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One million dollars—I won it! It’s mine.
I’ve got here a letter to prove that I’m right;
It says I’m a winner in plain black and white.
My son says I’m not, but I’ll never decline.
I’ll walk if I must to make good on my claim
In Lincoln, Nebraska, for fortune and fame.
 
He finally yielded to drive me the distance,
But here we are now in my boring hometown
To visit old kin whose default is to frown.
My wife is here too, though she hates my persistence.
I’m old and I’ll die and there’s no use in bragging,
But if I go soon it will be from her nagging.
 
My son doesn’t get it, but I must have won.
Now money’s a mutt with no loyalty due,
But when you’re its master, no need to pursue,
There’s deep satisfaction that something you’ve done
Succeeded. At last I can meet kith and kin
And know that they’re seeing a man who can win.
 
My son says I’m wrong, but he’ll know soon enough
That I can earn something deserving of pride.
I do want that truck, though I only can ride,
And that new compressor, just trivial stuff.
I won a grand prize, and perhaps that will be
Enough to redeem an old codger like me.
_________________
 

Based on NaPoWriMo’s poetry prompt of money, I decided to review Oscar nominee Nebraska, a uniquely matter-of-fact film whose eccentricity derives from its ordinariness. Bruce Dern won acclaim and a Best Actor nomination for playing Woody Grant, whose self-delusion about a sweepstakes letter sends his family back home to Hawthorne, Nebraska, while he and son David are en route to “collect the prize.” I’m not familiar with Alexander Payne’s films, but I quite liked this one (and thought it should have been PG-13 rather than R). Filmed in black-and-white, Nebraska might seem dull in its true-to-life approach, but it derives unusual humor and drama, much of it verbal, from the down-to-earth performances. In some ways, the film is a testament to the American family of yesteryear, full of distant cousins and less-than-warm reunions. My VC was tickled by the silent assembly of relatives, watching TV with sparse, intermittent fragments of conversation among themselves, because she remembers old family reunions that were exactly so, sometimes even without the TV involved.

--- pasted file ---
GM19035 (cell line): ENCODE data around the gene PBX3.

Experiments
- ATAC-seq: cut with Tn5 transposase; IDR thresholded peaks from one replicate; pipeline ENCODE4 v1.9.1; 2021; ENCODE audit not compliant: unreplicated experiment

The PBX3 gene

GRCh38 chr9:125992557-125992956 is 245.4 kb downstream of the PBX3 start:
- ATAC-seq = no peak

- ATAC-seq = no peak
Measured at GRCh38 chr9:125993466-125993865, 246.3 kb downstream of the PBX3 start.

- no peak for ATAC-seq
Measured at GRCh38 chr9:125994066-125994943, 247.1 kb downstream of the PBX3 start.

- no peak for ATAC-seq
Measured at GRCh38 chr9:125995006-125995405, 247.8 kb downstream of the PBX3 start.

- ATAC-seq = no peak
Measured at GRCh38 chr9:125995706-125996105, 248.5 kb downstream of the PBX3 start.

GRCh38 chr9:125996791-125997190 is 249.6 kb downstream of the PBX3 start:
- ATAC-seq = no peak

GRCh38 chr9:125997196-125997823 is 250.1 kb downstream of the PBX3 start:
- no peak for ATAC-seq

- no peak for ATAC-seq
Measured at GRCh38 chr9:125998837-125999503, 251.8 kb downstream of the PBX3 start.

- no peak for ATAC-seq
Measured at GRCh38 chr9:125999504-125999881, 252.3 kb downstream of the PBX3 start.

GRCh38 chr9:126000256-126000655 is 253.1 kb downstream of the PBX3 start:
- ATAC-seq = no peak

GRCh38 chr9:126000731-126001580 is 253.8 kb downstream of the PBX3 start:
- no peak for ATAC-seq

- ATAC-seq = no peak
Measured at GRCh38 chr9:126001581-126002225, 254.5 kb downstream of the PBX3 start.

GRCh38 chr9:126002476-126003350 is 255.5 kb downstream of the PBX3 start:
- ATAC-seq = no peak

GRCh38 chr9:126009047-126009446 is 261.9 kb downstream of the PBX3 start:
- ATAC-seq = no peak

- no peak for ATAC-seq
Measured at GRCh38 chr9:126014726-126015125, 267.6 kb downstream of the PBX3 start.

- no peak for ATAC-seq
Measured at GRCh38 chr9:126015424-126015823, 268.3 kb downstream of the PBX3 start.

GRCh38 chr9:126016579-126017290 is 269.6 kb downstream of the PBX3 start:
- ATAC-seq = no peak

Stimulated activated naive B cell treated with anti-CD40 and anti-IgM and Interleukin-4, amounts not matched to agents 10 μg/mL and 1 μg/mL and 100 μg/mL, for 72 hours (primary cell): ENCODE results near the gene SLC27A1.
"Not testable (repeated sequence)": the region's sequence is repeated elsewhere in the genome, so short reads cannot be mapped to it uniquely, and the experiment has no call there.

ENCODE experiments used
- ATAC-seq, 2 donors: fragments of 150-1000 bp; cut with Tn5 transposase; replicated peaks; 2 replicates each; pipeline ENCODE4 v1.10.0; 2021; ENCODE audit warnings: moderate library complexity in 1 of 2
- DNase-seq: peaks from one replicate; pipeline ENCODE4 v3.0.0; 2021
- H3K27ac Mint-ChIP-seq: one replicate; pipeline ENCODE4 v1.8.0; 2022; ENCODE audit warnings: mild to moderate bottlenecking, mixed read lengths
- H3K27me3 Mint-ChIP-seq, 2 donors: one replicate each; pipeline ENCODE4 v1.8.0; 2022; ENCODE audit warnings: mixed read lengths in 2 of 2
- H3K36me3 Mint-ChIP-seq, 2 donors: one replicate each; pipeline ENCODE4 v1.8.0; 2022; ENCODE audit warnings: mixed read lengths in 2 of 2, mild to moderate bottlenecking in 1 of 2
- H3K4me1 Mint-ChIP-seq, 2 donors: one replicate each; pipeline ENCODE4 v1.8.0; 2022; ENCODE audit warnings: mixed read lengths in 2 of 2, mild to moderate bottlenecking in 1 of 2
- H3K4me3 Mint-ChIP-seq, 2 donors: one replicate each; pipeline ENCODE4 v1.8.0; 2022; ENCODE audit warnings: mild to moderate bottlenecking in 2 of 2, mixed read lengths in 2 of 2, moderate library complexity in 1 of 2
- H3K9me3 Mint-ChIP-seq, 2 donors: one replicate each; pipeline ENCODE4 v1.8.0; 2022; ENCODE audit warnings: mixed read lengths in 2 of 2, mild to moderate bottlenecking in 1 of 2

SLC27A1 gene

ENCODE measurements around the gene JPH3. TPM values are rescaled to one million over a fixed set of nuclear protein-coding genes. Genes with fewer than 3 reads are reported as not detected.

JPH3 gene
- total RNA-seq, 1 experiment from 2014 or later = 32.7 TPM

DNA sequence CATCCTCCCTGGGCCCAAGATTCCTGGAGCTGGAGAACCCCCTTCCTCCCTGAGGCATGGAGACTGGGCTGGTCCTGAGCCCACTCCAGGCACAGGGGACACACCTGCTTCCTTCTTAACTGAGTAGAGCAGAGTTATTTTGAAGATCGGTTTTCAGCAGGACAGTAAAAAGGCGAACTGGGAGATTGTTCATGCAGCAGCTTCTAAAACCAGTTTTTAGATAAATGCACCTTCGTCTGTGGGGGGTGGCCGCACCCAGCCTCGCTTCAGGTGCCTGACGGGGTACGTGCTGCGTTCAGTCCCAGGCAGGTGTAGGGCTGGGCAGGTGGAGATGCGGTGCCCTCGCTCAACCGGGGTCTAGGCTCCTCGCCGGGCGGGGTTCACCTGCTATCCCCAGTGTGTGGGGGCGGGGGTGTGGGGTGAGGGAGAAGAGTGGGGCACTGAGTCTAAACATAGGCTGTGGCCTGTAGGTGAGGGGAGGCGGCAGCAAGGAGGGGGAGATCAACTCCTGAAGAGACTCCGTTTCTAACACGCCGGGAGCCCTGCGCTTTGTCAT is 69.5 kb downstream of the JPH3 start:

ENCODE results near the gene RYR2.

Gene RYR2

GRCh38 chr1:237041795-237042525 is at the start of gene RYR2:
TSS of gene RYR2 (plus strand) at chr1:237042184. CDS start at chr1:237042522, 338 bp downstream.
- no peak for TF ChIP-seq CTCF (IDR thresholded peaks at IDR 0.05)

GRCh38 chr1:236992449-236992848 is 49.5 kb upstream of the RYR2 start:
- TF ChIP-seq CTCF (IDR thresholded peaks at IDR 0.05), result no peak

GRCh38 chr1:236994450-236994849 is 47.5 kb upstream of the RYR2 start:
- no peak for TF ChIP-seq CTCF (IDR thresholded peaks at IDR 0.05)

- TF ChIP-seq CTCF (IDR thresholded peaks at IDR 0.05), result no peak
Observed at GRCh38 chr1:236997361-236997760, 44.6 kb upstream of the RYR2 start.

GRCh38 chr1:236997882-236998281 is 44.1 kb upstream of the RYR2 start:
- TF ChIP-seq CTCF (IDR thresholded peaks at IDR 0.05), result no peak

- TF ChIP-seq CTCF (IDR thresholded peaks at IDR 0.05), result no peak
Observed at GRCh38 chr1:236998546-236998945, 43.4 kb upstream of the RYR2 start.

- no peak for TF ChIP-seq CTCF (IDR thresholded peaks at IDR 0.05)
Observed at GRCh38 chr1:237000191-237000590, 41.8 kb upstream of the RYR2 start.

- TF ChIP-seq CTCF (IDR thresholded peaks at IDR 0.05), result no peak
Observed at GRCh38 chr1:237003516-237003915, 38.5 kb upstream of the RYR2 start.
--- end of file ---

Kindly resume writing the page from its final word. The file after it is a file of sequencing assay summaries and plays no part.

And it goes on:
Also celebrated is the affable friendliness of small-town America. Hawthorne has a certain warmth to it, the kind that some will pity and some will envy. Woody’s supposed win electrifies the town, where a visiting former resident’s good fortune is apparently front page news. Unfortunately, it also attracts family and friends eager to cash in on old debts, such as old rival Ed Pegram (Stacy Keach) and cousins Cole and Bart. (Did anyone notice that Cole is Devin Ratray, otherwise known as Buzz, Kevin’s older brother in Home Alone?!) Yet for every fortune-seeker, there are several genuine friends who merely congratulate Woody with no sense of entitlement to his winnings, offering the perfect balance to the greed of others.

Though Bruce Dern’s scraggly, no-nonsense portrayal of Woody earned the most critical praise and an Oscar nomination, it was so subdued and laconic that it failed to stand out for me. It was a very good performance, but not a great one worthy of an Oscar. Thus, I tend to consider his nomination a nod to his entire career, similar to the comparable performance of Richard Farnsworth in The Straight Story, which was also nominated for Best Actor. The surprise for me was Will Forte as David, shedding his SNL roots for a sincere, conflicted role that balanced comedy with drama (the compressor thief scene easily the funniest part). While David’s life is far from perfect, he proves to be a far more likable character than drunk Woody or his irritable and crude wife Kate (June Squibb), who reminded me of a harsher version of Grandma from The Waltons (compare her final line “You idiot!” with Ellen Corby’s “You old fool!”) While David is flustered by Woody’s brusqueness and misconceptions, he wishes to humor him for as long as they still have together, going to great lengths in the end to comfort his ailing father. Woody could hardly be considered a good father, but David proves himself as a good son.

Best line: (Bart, the speed demon) “We could get you to Lincoln in an hour.”   (David) “Lincoln is over 200 miles.”   (Bart) “Okay, hour-and-a-half.”

 
Rank: List Runner-Up
 

© 2015 S. G. Liput

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